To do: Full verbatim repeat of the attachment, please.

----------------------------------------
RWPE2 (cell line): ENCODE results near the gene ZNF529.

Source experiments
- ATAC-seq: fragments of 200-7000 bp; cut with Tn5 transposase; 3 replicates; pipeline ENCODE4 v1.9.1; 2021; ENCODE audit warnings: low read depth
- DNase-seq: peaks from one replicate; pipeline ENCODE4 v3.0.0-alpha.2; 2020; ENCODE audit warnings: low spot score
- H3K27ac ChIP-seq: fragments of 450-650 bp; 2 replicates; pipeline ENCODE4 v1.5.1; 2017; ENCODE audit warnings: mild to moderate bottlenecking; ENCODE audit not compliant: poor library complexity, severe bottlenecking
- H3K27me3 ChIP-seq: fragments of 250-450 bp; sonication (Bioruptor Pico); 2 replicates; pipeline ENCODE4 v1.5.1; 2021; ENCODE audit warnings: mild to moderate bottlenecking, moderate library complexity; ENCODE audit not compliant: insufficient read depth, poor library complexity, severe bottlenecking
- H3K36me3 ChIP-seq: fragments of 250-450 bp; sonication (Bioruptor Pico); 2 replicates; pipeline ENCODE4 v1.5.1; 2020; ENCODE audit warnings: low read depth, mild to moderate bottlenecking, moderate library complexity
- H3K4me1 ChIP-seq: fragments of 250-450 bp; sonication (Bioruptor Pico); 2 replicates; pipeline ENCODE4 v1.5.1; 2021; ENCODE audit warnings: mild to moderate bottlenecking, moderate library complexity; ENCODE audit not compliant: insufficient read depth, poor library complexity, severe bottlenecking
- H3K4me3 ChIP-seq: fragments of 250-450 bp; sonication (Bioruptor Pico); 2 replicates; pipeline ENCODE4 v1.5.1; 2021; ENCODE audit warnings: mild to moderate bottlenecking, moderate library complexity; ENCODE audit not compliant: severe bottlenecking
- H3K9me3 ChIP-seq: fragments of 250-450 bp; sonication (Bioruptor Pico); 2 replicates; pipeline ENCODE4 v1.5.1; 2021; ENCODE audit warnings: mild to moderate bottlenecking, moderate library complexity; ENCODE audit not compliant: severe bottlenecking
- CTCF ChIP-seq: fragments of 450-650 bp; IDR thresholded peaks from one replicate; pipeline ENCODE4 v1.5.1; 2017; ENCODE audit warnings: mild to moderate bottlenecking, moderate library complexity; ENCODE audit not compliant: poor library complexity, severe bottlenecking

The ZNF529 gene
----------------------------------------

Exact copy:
RWPE2 (cell line): ENCODE results near the gene ZNF529.

Source experiments
- ATAC-seq: fragments of 200-7000 bp; cut with Tn5 transposase; 3 replicates; pipeline ENCODE4 v1.9.1; 2021; ENCODE audit warnings: low read depth
- DNase-seq: peaks from one replicate; pipeline ENCODE4 v3.0.0-alpha.2; 2020; ENCODE audit warnings: low spot score
- H3K27ac ChIP-seq: fragments of 450-650 bp; 2 replicates; pipeline ENCODE4 v1.5.1; 2017; ENCODE audit warnings: mild to moderate bottlenecking; ENCODE audit not compliant: poor library complexity, severe bottlenecking
- H3K27me3 ChIP-seq: fragments of 250-450 bp; sonication (Bioruptor Pico); 2 replicates; pipeline ENCODE4 v1.5.1; 2021; ENCODE audit warnings: mild to moderate bottlenecking, moderate library complexity; ENCODE audit not compliant: insufficient read depth, poor library complexity, severe bottlenecking
- H3K36me3 ChIP-seq: fragments of 250-450 bp; sonication (Bioruptor Pico); 2 replicates; pipeline ENCODE4 v1.5.1; 2020; ENCODE audit warnings: low read depth, mild to moderate bottlenecking, moderate library complexity
- H3K4me1 ChIP-seq: fragments of 250-450 bp; sonication (Bioruptor Pico); 2 replicates; pipeline ENCODE4 v1.5.1; 2021; ENCODE audit warnings: mild to moderate bottlenecking, moderate library complexity; ENCODE audit not compliant: insufficient read depth, poor library complexity, severe bottlenecking
- H3K4me3 ChIP-seq: fragments of 250-450 bp; sonication (Bioruptor Pico); 2 replicates; pipeline ENCODE4 v1.5.1; 2021; ENCODE audit warnings: mild to moderate bottlenecking, moderate library complexity; ENCODE audit not compliant: severe bottlenecking
- H3K9me3 ChIP-seq: fragments of 250-450 bp; sonication (Bioruptor Pico); 2 replicates; pipeline ENCODE4 v1.5.1; 2021; ENCODE audit warnings: mild to moderate bottlenecking, moderate library complexity; ENCODE audit not compliant: severe bottlenecking
- CTCF ChIP-seq: fragments of 450-650 bp; IDR thresholded peaks from one replicate; pipeline ENCODE4 v1.5.1; 2017; ENCODE audit warnings: mild to moderate bottlenecking, moderate library complexity; ENCODE audit not compliant: poor library complexity, severe bottlenecking

The ZNF529 gene